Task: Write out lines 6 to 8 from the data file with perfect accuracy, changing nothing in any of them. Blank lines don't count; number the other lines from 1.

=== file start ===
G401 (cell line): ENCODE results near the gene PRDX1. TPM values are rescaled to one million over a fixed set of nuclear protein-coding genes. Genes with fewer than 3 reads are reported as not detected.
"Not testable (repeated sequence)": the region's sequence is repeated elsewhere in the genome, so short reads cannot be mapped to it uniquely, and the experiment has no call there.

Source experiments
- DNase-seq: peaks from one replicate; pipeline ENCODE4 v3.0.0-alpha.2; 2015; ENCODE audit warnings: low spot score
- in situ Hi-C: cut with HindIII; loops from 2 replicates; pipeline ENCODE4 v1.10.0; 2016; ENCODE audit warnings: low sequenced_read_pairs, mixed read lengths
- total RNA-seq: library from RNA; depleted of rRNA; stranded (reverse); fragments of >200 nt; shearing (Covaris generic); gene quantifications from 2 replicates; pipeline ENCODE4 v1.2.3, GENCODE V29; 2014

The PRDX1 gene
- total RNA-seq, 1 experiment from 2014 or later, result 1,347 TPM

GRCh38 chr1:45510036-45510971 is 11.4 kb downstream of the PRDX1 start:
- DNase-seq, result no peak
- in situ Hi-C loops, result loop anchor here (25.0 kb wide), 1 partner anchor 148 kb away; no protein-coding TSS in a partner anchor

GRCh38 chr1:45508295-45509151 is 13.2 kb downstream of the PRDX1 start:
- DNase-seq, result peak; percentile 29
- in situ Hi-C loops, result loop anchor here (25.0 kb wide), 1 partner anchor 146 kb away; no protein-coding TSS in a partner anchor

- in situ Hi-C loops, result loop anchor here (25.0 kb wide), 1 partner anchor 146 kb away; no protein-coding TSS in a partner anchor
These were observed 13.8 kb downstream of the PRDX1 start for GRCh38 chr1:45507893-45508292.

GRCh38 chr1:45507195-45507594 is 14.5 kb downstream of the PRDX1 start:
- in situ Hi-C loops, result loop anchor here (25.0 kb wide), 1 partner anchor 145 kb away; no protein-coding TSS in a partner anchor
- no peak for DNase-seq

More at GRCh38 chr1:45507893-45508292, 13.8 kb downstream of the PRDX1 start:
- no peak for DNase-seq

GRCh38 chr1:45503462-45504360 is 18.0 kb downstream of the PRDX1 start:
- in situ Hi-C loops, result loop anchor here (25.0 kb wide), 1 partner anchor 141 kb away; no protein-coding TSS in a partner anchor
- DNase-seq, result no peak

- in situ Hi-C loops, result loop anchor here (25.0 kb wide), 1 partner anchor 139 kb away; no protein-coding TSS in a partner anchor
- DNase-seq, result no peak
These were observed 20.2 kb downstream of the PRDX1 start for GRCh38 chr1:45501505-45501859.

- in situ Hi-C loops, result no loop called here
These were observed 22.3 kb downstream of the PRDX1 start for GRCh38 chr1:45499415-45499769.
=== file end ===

- total RNA-seq: library from RNA; depleted of rRNA; stranded (reverse); fragments of >200 nt; shearing (Covaris generic); gene quantifications from 2 replicates; pipeline ENCODE4 v1.2.3, GENCODE V29; 2014

The PRDX1 gene
- total RNA-seq, 1 experiment from 2014 or later, result 1,347 TPM